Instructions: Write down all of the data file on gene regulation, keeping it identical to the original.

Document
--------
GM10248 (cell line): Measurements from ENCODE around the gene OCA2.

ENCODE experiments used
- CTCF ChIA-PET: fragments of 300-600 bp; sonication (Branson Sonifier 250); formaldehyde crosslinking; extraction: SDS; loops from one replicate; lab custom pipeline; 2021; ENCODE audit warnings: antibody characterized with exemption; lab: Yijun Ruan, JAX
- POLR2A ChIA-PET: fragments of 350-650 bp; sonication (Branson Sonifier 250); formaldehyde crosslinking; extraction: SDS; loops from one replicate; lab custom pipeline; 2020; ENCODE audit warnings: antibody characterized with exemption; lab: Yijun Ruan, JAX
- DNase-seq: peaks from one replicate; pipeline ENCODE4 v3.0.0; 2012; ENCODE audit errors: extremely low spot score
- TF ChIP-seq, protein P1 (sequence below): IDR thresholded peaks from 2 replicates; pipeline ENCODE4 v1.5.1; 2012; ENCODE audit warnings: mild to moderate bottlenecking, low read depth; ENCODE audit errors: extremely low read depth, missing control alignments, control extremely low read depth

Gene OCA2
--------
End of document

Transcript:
GM10248 (cell line): Measurements from ENCODE around the gene OCA2.

ENCODE experiments used
- CTCF ChIA-PET: fragments of 300-600 bp; sonication (Branson Sonifier 250); formaldehyde crosslinking; extraction: SDS; loops from one replicate; lab custom pipeline; 2021; ENCODE audit warnings: antibody characterized with exemption; lab: Yijun Ruan, JAX
- POLR2A ChIA-PET: fragments of 350-650 bp; sonication (Branson Sonifier 250); formaldehyde crosslinking; extraction: SDS; loops from one replicate; lab custom pipeline; 2020; ENCODE audit warnings: antibody characterized with exemption; lab: Yijun Ruan, JAX
- DNase-seq: peaks from one replicate; pipeline ENCODE4 v3.0.0; 2012; ENCODE audit errors: extremely low spot score
- TF ChIP-seq, protein P1 (sequence below): IDR thresholded peaks from 2 replicates; pipeline ENCODE4 v1.5.1; 2012; ENCODE audit warnings: mild to moderate bottlenecking, low read depth; ENCODE audit errors: extremely low read depth, missing control alignments, control extremely low read depth

Gene OCA2